Worlds Apart: A Memoir

By David Plante

I only have one other David Plante on my bookshelf – ‘The Catholic’ – which I read and enjoyed as an examination of the life of a young gay French Canadian Catholic dealing with the problems and pleasures that his sexuality engenders. Like many, I was raised with some religious background with which I had to come to terms but became much more interested in how my Roman Catholic friends dealt with reactions to their emerging sexuality both within and without themselves.

Plante has had a long and distinguished career as both an author and teacher. He has also been a detailed diarist particularly as that has always been part of his method in writing (descriptive objectivity). He has spent most of his life living and working in London with his long-term poet partner Nikos Stangos who has worked as an Arts publishing editor for Thames Hudson. He has British citizenship and has immersed himself in the Arts and Literature scene in London. He has published diary excerpts before and this latest offering covers the personalities of the 80’s and the emergence of HIV/AIDS.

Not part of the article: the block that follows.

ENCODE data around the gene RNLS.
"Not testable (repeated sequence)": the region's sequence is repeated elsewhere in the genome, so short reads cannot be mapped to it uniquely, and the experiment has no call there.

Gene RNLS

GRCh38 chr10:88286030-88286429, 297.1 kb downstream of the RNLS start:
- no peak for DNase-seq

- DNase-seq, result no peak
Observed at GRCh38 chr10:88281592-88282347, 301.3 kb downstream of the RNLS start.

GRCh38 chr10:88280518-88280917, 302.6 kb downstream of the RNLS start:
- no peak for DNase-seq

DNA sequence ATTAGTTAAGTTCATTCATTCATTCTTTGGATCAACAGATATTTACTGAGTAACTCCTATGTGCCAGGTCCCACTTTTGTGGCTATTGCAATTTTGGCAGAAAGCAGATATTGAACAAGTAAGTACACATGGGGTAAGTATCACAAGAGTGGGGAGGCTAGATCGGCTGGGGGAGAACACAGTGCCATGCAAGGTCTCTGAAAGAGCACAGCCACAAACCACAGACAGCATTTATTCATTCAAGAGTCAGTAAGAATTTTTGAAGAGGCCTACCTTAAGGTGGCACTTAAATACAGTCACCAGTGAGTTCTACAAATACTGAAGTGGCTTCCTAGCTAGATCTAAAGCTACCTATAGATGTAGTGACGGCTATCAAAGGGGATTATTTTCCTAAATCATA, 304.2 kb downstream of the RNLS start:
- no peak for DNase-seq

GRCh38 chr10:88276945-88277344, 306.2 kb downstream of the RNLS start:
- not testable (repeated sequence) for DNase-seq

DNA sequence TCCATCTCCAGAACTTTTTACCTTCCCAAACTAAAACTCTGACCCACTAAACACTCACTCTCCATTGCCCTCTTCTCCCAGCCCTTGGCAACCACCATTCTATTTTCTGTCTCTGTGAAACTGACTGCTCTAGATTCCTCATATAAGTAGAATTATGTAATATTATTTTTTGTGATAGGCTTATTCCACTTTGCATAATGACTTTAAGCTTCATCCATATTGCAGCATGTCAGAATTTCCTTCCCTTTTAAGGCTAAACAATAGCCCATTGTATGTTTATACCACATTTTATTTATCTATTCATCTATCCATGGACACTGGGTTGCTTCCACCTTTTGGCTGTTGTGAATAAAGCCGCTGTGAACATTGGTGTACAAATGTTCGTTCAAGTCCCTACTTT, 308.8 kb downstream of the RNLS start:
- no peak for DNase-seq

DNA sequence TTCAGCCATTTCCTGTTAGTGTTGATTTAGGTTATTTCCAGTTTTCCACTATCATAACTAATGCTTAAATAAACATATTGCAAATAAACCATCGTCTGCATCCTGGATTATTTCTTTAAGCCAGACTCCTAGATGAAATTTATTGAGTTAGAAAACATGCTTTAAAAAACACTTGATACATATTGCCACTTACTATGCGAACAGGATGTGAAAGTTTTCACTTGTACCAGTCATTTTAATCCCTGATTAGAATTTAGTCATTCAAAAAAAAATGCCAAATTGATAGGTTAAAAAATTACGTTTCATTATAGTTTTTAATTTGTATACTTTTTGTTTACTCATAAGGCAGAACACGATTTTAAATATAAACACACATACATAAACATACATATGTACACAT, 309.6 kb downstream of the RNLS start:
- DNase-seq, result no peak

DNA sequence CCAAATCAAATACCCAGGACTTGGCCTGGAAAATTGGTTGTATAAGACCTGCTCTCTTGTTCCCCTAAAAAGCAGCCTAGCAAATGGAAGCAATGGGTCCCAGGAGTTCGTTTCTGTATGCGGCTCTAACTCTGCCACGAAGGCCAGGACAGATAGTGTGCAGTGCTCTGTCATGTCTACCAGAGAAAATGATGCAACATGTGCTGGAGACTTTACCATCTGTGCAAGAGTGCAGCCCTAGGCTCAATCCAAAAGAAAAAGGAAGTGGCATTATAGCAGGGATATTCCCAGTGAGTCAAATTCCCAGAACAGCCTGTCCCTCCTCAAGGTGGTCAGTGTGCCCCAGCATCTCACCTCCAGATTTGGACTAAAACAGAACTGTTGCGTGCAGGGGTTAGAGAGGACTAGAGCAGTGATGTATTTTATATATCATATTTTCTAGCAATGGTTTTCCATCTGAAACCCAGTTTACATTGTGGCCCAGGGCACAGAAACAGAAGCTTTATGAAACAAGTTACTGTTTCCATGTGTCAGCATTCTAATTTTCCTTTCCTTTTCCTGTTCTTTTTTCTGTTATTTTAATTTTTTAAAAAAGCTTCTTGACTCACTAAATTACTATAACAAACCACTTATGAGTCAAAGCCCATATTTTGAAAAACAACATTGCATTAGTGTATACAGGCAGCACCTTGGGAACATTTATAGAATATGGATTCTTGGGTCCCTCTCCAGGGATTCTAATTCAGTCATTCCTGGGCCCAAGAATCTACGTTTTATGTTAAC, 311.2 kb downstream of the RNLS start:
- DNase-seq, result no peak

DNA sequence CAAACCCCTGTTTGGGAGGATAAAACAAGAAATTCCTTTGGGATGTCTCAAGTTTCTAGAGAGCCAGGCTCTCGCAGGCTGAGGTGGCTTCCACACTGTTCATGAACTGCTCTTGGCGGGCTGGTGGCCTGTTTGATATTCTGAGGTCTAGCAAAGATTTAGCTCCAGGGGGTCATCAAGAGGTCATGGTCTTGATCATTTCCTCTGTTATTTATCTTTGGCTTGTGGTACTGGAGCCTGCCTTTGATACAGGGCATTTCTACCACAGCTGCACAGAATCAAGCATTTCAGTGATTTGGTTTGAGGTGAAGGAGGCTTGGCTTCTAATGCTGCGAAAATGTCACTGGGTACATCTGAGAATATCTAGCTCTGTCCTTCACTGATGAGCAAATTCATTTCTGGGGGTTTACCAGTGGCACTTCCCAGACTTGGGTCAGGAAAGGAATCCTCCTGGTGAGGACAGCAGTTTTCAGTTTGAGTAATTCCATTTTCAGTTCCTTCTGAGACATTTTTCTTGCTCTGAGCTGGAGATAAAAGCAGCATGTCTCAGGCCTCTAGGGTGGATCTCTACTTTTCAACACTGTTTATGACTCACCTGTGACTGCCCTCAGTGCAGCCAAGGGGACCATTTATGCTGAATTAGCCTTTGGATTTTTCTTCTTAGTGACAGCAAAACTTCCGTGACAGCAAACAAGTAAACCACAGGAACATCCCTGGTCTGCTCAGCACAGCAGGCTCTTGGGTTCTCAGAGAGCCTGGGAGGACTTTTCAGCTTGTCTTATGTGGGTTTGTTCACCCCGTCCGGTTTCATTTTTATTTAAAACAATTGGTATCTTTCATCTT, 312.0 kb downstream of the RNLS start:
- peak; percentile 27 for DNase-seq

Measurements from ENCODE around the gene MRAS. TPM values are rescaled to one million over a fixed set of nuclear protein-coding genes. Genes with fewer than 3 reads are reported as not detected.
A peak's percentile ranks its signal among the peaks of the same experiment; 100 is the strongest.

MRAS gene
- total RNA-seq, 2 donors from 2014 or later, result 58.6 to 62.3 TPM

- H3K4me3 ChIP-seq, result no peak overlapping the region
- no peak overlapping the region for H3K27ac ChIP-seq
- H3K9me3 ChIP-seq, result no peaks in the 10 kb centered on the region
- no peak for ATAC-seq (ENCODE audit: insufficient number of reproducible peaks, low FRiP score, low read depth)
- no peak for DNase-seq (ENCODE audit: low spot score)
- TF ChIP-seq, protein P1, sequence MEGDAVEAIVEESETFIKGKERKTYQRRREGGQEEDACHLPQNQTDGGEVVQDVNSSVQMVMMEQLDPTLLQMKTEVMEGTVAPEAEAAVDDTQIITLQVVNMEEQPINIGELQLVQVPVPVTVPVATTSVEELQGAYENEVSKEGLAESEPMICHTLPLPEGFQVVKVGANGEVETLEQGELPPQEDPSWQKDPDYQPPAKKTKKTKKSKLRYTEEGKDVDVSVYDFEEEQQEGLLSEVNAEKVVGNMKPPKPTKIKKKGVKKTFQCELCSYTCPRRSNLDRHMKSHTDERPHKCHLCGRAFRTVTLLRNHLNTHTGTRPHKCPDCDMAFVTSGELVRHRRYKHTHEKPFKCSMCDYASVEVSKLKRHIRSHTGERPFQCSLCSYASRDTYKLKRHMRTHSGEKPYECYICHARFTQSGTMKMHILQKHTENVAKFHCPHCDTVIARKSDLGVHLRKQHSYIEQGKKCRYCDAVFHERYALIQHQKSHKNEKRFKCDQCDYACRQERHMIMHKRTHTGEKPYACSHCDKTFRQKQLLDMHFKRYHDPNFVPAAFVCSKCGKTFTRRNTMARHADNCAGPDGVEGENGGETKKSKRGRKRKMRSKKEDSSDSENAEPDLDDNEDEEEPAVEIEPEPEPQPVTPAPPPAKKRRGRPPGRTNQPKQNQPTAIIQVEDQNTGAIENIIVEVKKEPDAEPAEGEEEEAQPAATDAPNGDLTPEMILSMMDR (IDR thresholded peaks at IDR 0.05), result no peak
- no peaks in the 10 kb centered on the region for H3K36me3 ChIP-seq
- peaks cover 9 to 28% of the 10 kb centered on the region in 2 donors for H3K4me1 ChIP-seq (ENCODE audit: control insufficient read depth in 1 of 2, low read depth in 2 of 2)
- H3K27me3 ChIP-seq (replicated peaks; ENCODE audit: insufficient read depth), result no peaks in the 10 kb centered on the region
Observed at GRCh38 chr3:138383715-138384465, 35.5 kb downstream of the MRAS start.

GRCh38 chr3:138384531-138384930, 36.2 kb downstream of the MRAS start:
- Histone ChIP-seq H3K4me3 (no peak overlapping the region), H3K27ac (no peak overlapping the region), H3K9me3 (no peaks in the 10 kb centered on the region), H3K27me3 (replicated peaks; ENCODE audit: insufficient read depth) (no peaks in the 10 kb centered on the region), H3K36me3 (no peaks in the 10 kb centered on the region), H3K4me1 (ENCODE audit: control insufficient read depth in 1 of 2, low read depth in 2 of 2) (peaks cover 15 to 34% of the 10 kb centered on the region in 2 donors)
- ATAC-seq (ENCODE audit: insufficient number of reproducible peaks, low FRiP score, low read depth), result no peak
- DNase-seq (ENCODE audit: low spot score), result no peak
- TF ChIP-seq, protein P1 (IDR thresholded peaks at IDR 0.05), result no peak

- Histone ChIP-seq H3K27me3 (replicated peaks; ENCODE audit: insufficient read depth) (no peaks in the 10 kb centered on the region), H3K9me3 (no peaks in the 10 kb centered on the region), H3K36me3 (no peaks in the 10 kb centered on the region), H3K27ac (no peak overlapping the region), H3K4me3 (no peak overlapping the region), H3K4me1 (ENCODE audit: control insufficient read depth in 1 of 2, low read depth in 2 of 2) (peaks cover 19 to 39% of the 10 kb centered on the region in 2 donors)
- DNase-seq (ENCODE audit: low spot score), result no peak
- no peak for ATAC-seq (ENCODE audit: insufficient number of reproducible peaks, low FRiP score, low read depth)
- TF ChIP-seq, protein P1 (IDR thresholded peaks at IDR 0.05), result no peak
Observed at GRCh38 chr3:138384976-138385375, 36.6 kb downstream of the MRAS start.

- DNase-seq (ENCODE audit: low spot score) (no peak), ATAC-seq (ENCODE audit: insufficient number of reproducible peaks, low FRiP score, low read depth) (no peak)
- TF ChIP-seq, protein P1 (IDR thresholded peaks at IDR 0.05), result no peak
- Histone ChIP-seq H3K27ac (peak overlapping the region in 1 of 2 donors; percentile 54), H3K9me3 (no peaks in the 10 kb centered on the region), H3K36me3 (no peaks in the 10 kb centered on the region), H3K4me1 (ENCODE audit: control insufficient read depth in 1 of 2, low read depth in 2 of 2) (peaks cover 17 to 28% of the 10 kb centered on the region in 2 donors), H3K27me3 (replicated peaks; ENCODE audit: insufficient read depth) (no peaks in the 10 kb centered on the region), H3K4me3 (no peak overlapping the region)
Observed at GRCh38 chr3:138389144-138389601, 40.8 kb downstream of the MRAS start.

He has had associations (some longer term and in more depth) with some well-known names. These include Stephen Spender and his unconventional wife Natasha and Spender’s late life association with the young American student Bryan Obst. David Hockney features especially through the Stangos connection and there are frequent meetings with Philip Roth in England and Israel. Wystan Auden even gets anecdotal mention or two. Some of his most enjoyable entries refer to Germaine Greer whom he seems to have survived (even sleeping with her platonically) while both were working at the U of Oklahoma in Tulsa. I found my presumed incredulity of this particular scenario quite enjoyable.

There is much of interest particularly if you follow these personalities and the artistic scene of London at that time. I, however, mostly enjoyed Plante’s attempts to find a retreat bolthole for himself and Nikos in Greece and Italy (especially Lecce). The nature of their relationship is plumbed more acutely in these locations when they are largely on their own.

I am not too keen on this kind of internal tittle-tattle and am inclined to find Plante as the subordinate basking in the greater fame of others. Never the less, it is worth sampling to see if there is enough for tastes other than mine.


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